Catherine’s removal from the plot (other than as a haunting presence in the background, much less potent hereafter than the waif-like child ghost whose wrist Lockwood rubs back and forth across the broken window glass till the blood runs freely (p. 21)) has seemed to some readers to weaken the second half of the novel. One modern critic has suggested, indeed, that the whole of the second-generation narrative was an afterthought.
Are you part of the Oxford World's Classics Readfing Group? The following is an extract from the current selection, Wuthering Heights, by Emily Brontë, taken from volume II, chapter II, pages 147-148 in the Oxford World's Classics edition.
The Gothic mode is noted for its chill factor – and is therefore unsurprisingly antithetical to sunlight. Among the many familiar characteristics of Gothic style are greyness, mist and cold: when the sun does appear it is often labelled weak or sickly, countering the usual association of the sun with warmth and health and suggesting a malaise in the environment in which the story is set. Perhaps it’s no surprise, then, that nowadays the Gothic is not readily associated with Spain, which suffers from its own clichés, notably being over-endowed with sun. Spain and Italy provided prime Gothic locations for the 18th-century heyday of the Gothic novel, and Spain specifically was the location for works such as Lewis’s The Monk and Maturin’sMelmoth the Wanderer. Authors were drawn to such locations not because of the sunshine but the association of the Southern Mediterranean with superstitious beliefs deriving from Catholic societies that contrasted with the supposedly rational and pragmatic ideologies of Protestant Northern Europe. Well before the rise of tourism to Spain in the 1960s, the Gothic authors of the North took their readers on virtual tours to the country. With the rise of twentieth-century tourism, though, the equation of Spain with sun has replaced the earlier Gothic portrait of supersition.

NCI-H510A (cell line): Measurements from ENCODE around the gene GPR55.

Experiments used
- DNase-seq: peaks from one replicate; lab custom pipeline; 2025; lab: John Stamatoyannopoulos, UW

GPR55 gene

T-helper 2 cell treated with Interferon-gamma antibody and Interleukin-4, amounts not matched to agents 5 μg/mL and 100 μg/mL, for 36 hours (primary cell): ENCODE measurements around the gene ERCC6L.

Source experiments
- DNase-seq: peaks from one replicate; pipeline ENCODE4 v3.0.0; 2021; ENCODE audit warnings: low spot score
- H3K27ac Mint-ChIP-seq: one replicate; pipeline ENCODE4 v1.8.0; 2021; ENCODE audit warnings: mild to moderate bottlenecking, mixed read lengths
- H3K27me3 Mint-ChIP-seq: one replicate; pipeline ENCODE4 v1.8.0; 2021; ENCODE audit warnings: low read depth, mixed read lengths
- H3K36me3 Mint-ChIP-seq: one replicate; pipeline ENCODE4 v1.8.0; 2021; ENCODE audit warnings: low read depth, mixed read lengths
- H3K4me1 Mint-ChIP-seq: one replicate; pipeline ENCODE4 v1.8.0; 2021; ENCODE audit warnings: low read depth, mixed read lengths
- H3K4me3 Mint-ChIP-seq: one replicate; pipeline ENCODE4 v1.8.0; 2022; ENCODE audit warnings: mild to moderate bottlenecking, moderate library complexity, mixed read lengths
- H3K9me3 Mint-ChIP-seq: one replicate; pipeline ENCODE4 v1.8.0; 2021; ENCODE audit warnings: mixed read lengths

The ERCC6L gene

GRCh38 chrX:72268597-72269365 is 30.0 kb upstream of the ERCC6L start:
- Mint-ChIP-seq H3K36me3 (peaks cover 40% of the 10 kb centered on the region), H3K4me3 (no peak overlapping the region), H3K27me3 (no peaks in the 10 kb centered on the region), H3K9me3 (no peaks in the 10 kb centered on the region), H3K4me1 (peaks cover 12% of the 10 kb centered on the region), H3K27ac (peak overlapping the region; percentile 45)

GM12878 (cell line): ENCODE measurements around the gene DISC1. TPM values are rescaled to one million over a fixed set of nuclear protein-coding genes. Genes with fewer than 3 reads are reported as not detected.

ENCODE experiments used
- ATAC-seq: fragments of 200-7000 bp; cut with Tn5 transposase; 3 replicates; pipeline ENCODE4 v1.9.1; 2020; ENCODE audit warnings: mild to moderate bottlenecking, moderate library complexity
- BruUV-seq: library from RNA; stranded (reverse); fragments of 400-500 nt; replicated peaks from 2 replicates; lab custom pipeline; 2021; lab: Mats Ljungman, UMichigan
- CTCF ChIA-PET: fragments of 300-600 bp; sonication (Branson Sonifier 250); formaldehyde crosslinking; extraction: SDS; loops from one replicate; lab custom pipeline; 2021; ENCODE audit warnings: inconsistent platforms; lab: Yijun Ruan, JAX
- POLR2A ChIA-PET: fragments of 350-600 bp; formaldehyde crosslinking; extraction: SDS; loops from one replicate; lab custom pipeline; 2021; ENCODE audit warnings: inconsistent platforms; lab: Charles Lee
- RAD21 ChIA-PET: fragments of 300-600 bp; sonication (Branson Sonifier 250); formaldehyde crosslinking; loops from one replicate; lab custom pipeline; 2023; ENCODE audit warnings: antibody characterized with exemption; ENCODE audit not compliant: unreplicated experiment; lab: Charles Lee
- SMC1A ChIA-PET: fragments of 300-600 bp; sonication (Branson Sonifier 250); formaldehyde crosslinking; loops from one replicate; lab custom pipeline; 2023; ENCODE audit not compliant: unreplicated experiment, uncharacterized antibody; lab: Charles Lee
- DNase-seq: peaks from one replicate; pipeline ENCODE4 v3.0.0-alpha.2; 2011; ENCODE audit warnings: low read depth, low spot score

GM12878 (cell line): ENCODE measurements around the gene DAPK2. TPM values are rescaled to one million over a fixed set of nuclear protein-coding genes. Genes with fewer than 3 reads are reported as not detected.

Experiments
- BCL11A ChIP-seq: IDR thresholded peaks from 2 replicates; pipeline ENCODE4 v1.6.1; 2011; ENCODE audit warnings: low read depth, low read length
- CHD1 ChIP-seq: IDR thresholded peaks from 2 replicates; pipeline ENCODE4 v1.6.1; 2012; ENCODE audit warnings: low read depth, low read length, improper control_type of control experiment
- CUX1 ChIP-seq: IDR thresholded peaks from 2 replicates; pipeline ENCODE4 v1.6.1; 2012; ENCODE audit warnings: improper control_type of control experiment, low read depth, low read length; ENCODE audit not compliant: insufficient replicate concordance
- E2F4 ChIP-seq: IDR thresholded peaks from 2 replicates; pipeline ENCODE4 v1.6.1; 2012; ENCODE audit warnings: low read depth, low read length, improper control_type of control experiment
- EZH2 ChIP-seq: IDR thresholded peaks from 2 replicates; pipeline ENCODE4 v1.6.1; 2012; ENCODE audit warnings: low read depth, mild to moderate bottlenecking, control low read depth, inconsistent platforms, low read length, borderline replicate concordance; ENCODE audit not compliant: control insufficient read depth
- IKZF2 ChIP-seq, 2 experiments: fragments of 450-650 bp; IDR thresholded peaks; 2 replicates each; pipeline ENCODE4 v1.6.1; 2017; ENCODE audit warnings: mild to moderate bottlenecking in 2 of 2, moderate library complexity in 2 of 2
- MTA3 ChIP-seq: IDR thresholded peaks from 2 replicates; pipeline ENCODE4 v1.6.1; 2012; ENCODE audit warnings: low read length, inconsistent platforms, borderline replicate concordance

James Machin is a PhD student at Birkbeck, University of London, working on a thesis on early weird fiction, circa 1880 to 1914. He is also the editor of Faunus, the journal of the Friends of Arthur Machen. His research at the Ransom Center was [...]
Today marks the beginning of a week of weird voyages and strange seas here at WFR. The trope in which a plot pulls its characters to exotic locales has a long and rich history, both within Weird fiction and more mainstream traditions. It seems most often to be used for the purpose of displacing the characters and reader from the familiar, leaving open possibilities not previously available in order to reveal stranger (and often darker) truths. Joseph Conrad understood the potentially alienating power of place and used it with compelling effect in Heart of Darkness, and many Weird authors have used it in similar fashion, such as Lucius Shepard in his exotic tale Kalimantan, which appears to specifically invoke the classic Conrad piece.
Please find below the list of nominations for the Allan Lloyd Smith book prizes - nominated by members of the IGA. The short lists will be announced in mid-July and the awards will be made at the International Gothic Association conference in Vancouver at the end of that month.
Many congratulations to those who have been nominated!
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